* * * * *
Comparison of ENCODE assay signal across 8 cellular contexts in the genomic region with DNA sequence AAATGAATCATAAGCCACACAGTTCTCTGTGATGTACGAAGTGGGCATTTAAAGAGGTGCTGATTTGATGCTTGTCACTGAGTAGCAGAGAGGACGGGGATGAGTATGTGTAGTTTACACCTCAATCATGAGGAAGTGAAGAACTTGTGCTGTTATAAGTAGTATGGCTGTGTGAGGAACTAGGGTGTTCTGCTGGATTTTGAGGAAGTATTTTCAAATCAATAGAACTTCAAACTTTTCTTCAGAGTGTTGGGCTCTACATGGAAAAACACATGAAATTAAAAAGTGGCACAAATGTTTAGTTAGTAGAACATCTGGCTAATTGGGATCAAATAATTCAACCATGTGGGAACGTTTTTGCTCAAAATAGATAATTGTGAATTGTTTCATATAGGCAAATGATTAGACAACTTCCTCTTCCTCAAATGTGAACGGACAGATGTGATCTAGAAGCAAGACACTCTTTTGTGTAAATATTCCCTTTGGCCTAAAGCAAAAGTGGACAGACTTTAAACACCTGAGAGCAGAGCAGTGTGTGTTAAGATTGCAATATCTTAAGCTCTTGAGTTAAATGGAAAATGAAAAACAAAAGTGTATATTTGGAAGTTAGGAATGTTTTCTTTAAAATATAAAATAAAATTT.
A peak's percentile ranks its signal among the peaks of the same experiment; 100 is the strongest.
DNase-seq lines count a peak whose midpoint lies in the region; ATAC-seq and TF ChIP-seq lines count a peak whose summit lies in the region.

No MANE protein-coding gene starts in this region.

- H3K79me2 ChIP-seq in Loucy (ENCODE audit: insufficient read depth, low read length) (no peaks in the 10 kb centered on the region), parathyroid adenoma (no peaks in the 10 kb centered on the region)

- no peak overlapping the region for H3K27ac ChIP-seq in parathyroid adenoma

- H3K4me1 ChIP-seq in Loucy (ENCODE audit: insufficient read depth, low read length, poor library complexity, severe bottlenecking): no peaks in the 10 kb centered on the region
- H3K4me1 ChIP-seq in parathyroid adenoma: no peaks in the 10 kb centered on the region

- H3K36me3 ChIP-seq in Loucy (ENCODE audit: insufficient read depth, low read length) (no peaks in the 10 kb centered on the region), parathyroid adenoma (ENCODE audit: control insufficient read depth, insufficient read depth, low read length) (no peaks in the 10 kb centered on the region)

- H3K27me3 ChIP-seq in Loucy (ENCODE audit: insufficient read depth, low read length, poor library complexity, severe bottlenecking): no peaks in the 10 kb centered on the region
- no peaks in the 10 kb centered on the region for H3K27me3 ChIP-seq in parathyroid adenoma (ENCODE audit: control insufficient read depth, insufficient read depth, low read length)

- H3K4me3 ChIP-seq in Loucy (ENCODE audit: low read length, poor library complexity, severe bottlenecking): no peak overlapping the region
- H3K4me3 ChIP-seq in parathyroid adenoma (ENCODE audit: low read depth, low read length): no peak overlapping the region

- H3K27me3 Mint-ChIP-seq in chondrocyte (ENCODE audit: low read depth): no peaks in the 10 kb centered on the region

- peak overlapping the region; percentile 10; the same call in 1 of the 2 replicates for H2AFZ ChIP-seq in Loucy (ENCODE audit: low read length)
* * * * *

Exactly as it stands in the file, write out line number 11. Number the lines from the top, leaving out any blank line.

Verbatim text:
- no peaks in the 10 kb centered on the region for H3K27me3 ChIP-seq in parathyroid adenoma (ENCODE audit: control insufficient read depth, insufficient read depth, low read length)